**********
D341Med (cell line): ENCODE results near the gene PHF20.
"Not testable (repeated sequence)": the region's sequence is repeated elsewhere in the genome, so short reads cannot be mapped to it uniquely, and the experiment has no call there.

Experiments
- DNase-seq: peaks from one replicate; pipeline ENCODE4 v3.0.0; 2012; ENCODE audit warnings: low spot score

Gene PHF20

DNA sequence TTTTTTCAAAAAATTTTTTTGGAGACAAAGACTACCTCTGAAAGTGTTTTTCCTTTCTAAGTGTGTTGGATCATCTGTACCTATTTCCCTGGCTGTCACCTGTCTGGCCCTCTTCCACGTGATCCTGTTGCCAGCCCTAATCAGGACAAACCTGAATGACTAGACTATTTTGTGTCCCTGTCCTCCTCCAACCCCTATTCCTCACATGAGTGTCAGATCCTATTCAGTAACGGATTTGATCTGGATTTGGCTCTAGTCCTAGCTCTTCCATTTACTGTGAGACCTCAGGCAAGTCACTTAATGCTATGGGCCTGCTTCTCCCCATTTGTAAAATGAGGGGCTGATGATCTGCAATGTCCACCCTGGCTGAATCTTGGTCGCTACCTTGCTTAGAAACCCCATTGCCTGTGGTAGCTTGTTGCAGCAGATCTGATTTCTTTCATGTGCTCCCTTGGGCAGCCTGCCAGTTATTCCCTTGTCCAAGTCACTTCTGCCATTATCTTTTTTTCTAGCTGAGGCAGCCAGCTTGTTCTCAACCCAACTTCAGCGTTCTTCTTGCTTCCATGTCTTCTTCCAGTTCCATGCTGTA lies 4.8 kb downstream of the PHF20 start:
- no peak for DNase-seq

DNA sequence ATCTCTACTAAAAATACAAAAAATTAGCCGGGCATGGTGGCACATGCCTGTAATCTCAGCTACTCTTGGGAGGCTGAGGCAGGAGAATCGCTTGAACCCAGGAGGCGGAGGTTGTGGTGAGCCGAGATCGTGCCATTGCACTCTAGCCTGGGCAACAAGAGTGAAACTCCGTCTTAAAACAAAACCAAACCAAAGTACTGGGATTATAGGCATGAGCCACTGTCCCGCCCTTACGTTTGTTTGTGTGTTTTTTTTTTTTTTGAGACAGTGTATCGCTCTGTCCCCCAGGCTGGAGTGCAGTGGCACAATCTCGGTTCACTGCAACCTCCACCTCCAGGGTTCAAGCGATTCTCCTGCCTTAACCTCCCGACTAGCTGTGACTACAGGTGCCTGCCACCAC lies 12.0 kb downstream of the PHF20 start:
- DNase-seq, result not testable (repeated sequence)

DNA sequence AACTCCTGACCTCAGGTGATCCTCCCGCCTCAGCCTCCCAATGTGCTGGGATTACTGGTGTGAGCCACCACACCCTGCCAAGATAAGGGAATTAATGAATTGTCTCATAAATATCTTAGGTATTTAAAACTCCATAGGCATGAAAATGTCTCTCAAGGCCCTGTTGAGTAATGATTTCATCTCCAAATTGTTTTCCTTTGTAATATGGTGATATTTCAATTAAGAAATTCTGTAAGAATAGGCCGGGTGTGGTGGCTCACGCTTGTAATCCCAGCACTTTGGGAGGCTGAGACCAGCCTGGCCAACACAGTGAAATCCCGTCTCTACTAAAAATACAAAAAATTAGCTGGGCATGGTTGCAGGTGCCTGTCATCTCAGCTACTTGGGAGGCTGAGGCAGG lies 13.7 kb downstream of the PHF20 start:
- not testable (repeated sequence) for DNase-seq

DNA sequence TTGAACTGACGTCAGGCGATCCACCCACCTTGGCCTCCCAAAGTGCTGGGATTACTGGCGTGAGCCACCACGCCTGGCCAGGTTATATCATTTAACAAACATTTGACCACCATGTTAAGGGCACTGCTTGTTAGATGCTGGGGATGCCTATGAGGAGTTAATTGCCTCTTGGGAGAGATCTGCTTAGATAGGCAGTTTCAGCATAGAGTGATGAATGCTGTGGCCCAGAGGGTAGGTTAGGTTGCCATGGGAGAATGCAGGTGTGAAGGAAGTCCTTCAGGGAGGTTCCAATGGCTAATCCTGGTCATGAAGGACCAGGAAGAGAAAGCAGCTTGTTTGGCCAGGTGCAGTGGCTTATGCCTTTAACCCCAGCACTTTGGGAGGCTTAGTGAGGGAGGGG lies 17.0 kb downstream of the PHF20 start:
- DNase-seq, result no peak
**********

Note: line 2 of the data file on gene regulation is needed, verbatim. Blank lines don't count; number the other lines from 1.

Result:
"Not testable (repeated sequence)": the region's sequence is repeated elsewhere in the genome, so short reads cannot be mapped to it uniquely, and the experiment has no call there.